Pals Battalions

Discussion in 'World War 1' started by liverpool annie, Dec 29, 2008.

  1. liverpool annie

    liverpool annie New Member

    Lord Kitchener was appointed Secretary for War in August 1914. His main task was to persuade men to join the British Army. At a meeting on the 19th August it was suggested by Sir Henry Rawlinson that men would be more willing to enlist if they knew they would serve with people they knew. Rawlinson asked his friend, Robert White, to raise a battalion composed of men who worked in the City. White opened a recruiting office in Throgmorton Street and in the first two hours, 210 City workers joined the army. Six days later, the Stockbrokers' Battalion, as it became known, had 1,600 men.

    When Lord Edward Derby heard about Robert White's success he decided to form a battalion in Liverpool. Derby opened the recruitment office on 28th August 1914 and by the end of the day had signed up 1,500 men. It was Derby who first used the term a "battalion of pals" to describe men who had been recruited locally.

    When Lord Kitchener heard about Derby's success in Liverpool he decided to encourage towns and villages all over Britain to organise recruitment campaigns based on the promise that the men could serve with friends, neighbours and workmates. These units were raised by local authorities, industrialists or committees of private citizens. By the end of September over fifty towns in Britain had formed pals battalions. The larger towns and cities were able to form more than one battalion. Manchester and Hull had four, Liverpool, Birmingham and Glasgow had three and many more were able to raise at least two battalions. In Gasgow one battalion was drawn from the drivers, conductors, mechanics and labourers of the city's Tramways Department.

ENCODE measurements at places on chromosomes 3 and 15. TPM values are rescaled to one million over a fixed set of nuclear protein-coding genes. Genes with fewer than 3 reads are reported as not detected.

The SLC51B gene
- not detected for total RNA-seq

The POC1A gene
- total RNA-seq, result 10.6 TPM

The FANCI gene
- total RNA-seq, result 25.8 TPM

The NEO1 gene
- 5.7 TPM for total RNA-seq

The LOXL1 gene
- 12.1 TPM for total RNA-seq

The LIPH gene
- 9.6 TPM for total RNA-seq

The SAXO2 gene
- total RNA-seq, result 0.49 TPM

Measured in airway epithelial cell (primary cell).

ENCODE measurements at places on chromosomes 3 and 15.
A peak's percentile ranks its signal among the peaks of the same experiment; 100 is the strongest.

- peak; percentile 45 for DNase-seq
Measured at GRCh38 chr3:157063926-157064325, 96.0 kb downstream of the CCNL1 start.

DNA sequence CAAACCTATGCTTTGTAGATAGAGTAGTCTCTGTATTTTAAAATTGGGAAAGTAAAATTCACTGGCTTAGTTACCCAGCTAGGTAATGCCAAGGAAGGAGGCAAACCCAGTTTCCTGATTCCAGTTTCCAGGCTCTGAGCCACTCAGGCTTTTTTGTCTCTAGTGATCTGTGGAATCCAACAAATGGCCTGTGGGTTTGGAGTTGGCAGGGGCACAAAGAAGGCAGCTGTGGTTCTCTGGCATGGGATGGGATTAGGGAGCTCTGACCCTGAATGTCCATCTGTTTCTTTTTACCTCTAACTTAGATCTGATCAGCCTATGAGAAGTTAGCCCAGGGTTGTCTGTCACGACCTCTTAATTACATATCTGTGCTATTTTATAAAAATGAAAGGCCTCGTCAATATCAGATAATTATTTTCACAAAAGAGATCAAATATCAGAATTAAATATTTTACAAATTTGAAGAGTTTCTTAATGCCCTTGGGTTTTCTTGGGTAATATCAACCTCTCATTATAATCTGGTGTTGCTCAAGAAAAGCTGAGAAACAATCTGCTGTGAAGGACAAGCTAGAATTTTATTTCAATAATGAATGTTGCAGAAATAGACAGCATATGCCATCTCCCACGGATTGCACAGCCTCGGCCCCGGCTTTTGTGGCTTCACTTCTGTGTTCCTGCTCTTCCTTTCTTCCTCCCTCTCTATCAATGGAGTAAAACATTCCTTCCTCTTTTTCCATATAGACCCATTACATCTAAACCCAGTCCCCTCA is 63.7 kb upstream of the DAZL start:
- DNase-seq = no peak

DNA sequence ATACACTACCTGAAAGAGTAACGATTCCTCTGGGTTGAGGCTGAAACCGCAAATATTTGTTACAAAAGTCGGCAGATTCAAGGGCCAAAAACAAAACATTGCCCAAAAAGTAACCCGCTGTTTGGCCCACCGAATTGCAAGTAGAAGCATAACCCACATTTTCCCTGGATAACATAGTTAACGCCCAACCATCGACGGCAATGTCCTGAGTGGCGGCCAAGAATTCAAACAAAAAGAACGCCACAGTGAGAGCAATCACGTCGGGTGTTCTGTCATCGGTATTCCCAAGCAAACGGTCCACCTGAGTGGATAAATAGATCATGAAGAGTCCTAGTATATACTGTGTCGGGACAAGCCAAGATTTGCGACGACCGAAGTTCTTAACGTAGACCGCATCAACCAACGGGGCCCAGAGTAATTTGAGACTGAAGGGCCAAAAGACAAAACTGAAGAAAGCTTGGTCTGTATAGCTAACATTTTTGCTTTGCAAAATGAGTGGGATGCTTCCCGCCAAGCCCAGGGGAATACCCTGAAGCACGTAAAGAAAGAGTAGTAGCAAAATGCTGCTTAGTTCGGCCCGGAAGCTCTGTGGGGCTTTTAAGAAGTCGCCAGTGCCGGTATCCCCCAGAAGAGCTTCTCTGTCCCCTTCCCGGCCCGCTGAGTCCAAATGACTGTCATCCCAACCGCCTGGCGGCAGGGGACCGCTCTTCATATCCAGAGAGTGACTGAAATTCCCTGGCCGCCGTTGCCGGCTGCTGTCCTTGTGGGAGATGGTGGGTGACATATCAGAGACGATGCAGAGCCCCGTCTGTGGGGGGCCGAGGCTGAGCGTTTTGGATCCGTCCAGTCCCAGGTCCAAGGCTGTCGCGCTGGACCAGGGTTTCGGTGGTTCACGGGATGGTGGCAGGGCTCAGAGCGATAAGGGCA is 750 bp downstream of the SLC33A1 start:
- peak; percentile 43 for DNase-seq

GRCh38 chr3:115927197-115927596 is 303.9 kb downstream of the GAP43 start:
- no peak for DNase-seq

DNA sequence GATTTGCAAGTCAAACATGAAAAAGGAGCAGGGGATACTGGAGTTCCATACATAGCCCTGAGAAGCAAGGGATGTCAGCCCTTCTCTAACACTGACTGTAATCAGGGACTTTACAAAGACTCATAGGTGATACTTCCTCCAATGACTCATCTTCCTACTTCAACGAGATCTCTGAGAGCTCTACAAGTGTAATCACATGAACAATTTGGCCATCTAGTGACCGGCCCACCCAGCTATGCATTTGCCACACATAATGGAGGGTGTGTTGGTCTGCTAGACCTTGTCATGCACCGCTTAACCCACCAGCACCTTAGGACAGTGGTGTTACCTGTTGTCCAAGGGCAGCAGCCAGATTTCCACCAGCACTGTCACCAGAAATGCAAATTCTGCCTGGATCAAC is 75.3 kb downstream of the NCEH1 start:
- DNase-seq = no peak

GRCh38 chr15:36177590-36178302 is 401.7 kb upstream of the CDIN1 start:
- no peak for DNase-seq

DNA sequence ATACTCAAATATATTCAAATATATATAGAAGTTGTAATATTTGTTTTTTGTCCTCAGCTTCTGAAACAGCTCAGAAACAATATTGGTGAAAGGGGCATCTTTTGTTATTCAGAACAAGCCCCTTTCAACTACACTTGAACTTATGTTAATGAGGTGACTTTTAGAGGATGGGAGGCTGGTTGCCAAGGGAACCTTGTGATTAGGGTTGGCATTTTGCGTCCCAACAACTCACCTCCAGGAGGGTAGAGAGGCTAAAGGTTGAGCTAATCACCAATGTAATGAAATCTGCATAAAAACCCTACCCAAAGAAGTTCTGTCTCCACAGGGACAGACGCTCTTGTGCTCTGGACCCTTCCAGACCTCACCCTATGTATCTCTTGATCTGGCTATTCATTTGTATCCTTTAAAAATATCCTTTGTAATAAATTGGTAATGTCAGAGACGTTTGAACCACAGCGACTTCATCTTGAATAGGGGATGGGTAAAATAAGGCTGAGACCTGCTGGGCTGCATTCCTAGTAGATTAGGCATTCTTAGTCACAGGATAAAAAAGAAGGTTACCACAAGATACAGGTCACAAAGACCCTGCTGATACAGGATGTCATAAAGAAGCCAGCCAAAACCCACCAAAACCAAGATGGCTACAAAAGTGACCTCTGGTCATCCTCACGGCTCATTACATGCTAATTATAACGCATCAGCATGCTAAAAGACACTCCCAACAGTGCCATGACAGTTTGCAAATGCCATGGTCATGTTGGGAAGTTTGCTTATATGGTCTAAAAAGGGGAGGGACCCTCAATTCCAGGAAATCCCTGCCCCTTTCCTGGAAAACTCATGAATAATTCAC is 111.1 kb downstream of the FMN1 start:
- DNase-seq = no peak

In August 1914 several young men who had attended Winteringham Secondary School in Grimsby suggested to the former headmaster that he should form a battalion from his former pupils. He agreed and by the end of October he had recruited over 1,000 members into what they called the 'Grimsby Chums'. Other schools, including five of Britain's leading public schools, also formed battalions.

    West Ham United supporters also formed their own Pals Battalion. The 13th (Service) Battalion (West Ham Pals) were part of the Essex Regiment. In his book War Hammers: The Story of West Ham United During the First World War, Brian Belton argues that the battle cry of the West Ham Pals was "Up the Irons." They saw action at the Somme, Ypres, Vimy Ridge and Cambrai. The war took a terrible toll on these men. Over the next three years the battalion suffered casualties of 37,404 killed, wounded and missing.

    In September Mrs. E. Cunliffe-Owen gained permission from Lord Kitchener to raise a sportsman's battalion. This battalion included two famous cricketers and the lightweight boxing champion of England. Later, a group of friends formed a footballers' battalion.

    Pals battalions made up a significant proportion of Kitchener's army. Between September 1914 and June 1916, a total of 351 infantry battalions were raised by the War Office through the traditional channels whereas 643 battalions were raised locally.

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